THE Bihar mandate is the first decisive rebuttal of the Rahul factor that the Congress has pinned its revival hopes on when it comes to the Hindi heartland.
Although Sonia Gandhi, while congratulating Nitish Kumar, said that the Congress “did not have much hope” from these elections and needed to “rebuild the party from scratch,” the fact is that Rahul, Sonia and Prime Minister Manmohan Singh’s words found hardly an echo in the state.
In the 22 Assembly constituencies where Rahul Gandhi addressed rallies, the Congress had just one winner, former PCC chief Sadanand Singh from Kahalgaon.
Overall, the Congress tally in the Bihar Vidhan Sabha is now down to its lowest ever – from eight in 2005 (it won two more seats in bypolls later) to four. Apart from Kahalgaon, the party won Kasba, Kishanganj and Bahadurganj Assembly seats, the last two falling in Kishanganj district. Although Rahul had visited Kishanganj in February this year, it was long before campaigning started. Sonia had later campaigned in Kishanganj.
In most of the constituencies where Rahul campaigned – drawing crowds which obviously didn’t translate into votes – Congress candidates came in third, fourth or even further down: sixth in Sasaram; fifth in Obra and Manjhi; fourth in Saharsa, Muzaffarpur, Munger, Kuchaiote, and Bachhwara; and third in Kalyanpur, Samastipur, Jamalpur, Belsand and Hisua.
There were only a couple of constituencies, like Ramnaar and Barbigha, visited by Rahul where party candidates came second. His rally couldn’t save even sitting MLA Sunita Devi, contesting from Korha Assembly constituency. The BJP candidate trounced her by over 52,000 votes.
The Congress also drew a blank in the Kosi region, where it had hoped for good gains. Its poster women Lovely Anand and Ranjeet Ranjan lost in Alamnagar and Bihariganj to JD(U) rivals. Capping its embarrassment, sitting Congress MLA and party state chief Choudhary Mehboob Ali Qaiser lost from Simri Bakhtiyarpur seat in Saharsa. Of the 13 Kosi seats, the NDA won 11, and the RJD two.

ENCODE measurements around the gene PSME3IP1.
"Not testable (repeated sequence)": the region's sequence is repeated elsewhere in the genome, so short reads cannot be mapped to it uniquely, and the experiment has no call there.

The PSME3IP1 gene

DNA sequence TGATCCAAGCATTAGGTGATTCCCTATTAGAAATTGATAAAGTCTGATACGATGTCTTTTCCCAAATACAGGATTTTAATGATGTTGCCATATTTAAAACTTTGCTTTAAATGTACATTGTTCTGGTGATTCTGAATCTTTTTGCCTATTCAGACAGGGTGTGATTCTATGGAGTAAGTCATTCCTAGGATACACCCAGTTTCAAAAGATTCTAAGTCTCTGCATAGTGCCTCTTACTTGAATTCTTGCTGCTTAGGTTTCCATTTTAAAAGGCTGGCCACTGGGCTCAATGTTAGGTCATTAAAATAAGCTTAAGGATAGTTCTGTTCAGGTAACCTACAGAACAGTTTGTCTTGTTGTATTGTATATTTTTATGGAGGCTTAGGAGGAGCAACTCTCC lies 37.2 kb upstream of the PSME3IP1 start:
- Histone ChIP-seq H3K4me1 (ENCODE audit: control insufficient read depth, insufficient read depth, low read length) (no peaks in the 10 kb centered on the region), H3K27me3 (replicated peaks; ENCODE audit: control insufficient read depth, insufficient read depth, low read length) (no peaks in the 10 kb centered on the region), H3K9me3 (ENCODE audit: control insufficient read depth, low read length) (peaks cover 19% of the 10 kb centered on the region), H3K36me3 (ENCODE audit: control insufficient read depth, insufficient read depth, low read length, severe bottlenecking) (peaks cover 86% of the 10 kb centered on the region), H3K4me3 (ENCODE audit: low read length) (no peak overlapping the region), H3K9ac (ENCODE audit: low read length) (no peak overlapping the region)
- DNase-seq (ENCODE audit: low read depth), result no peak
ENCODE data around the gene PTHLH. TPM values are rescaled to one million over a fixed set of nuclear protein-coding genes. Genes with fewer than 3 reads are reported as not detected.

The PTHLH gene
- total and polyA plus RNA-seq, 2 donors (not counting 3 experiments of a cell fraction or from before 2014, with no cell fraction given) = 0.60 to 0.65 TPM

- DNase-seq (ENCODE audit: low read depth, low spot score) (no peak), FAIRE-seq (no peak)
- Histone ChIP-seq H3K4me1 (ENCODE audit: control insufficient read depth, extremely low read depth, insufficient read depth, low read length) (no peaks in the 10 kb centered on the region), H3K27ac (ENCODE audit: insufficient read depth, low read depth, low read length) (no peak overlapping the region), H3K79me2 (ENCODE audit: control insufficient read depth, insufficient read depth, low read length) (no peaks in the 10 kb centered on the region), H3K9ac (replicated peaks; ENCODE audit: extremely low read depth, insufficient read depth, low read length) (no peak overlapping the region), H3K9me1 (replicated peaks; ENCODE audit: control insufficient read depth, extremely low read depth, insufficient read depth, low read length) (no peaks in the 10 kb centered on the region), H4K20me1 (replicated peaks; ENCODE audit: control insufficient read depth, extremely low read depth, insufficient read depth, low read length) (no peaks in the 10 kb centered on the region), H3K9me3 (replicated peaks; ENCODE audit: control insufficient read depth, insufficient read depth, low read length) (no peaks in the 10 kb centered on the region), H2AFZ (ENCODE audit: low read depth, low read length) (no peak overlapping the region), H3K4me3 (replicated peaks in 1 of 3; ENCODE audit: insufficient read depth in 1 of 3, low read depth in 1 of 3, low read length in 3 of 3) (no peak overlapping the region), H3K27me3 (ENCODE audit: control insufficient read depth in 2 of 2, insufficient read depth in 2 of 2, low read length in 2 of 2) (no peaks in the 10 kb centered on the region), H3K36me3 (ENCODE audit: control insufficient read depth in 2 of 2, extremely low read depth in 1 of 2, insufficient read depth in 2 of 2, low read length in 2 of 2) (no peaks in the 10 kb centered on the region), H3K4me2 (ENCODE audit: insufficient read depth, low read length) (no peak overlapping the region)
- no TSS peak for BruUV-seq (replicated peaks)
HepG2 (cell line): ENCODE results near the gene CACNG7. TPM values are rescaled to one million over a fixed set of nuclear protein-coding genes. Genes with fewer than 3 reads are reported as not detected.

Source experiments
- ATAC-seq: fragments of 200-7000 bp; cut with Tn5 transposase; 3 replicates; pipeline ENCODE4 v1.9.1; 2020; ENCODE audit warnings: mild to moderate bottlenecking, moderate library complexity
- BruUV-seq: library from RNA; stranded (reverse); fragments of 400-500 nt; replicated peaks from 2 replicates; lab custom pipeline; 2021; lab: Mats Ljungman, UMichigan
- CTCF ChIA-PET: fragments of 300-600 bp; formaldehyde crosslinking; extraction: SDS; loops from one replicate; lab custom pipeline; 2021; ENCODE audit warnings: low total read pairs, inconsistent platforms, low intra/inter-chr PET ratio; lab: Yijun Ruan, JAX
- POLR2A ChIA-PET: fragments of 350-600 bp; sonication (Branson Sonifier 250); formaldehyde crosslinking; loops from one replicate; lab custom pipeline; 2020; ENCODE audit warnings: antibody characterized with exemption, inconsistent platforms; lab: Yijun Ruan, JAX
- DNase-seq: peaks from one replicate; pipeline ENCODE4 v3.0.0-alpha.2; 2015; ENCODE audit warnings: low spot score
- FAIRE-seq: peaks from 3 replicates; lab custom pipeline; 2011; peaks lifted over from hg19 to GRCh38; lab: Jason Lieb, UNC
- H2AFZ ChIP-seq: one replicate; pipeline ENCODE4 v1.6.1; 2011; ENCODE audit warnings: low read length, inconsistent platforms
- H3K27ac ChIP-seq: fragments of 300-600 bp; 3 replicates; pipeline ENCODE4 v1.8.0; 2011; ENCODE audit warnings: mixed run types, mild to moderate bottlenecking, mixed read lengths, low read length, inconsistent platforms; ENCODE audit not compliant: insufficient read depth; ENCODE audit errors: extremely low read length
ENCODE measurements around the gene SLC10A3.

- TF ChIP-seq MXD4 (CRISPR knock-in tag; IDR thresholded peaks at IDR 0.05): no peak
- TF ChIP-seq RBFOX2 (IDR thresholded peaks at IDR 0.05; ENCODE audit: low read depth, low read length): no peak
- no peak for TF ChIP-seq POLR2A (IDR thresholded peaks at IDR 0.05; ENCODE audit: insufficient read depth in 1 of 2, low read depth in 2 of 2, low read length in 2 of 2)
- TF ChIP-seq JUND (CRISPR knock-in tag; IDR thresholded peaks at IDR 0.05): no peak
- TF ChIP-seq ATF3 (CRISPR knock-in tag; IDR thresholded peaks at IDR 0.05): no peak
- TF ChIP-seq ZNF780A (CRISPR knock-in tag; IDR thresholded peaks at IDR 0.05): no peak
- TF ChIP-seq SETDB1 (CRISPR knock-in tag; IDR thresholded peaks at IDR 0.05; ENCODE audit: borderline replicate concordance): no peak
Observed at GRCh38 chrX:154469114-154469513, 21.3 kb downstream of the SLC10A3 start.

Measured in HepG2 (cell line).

AICC general secretary in charge of Bihar Mukul Wasnik refused to accept that Rahul’s magic had failed in Bihar. “The time which Sonia Gandhi and Rahul Gandhi gave to Bihar benefited us greatly. It enthused our party workers. We have to find out the reason as to why we could not translate the huge crowds that came for rallies addressed by our party leaders into votes,” he said.
Rahul’s whirlwind campaign was stretched over seven days in 17 districts in the state and he addressed at least two to three rallies everyday. Most of his speeches as well as those of Sonia’s attacked Nitish’s development plank, contending that funds were given to the state by the Centre and lay unutilised.
That seemed not to have cut much ice with the voters, neither did Rahul’s constant invoking of the “two Bihars”, a rich and a poor one, and how the gap between the two needed to be bridged.
Addressing a rally at Saharsa on September 4, Rahul said: “Your state government claims that Bihar has progressed, but show me where development has taken place… There was a time when Bihar & UP were the most developed states in the country. Today both the states are lagging behind.”
“Crores of rupees are sent to state governments by the Central Government. It reaches Patna, Lucknow but vanishes from there. It goes into the belly of corruption,” he said, adding that the UPA government runs several pro-poor schemes – mentioning the MNREGS, Indira Awas Yojana – but the benefit doesn’t reach the real beneficiaries.
Addressing another rally at Bachhwara in Begusarai district on October 30, he said it was the people of Bihar who were shining, not the state of Bihar. The Bihar shining campaign was merely a public relations exercise and not reality, he said.
Rahul also often took a dig Nitish’s secular credentials. “Asking Narendra Modi not to campaign in Bihar is alright. But why did Nitish not resign as Union Minister from the NDA government when the Gujarat riots took place?” he asked. Nitish seldom responded, except telling Rahul once to learn the basics of governance first by trying to become the CM of a state.
Today, without mentioning any names, he said that some leaders had consistently talked of Central funds as a favour to the state and this had “insulted” the people of Bihar. It was clear who all he was referring to.
(Courtesy: The Indian Express, New Delhi, November 25, 2010)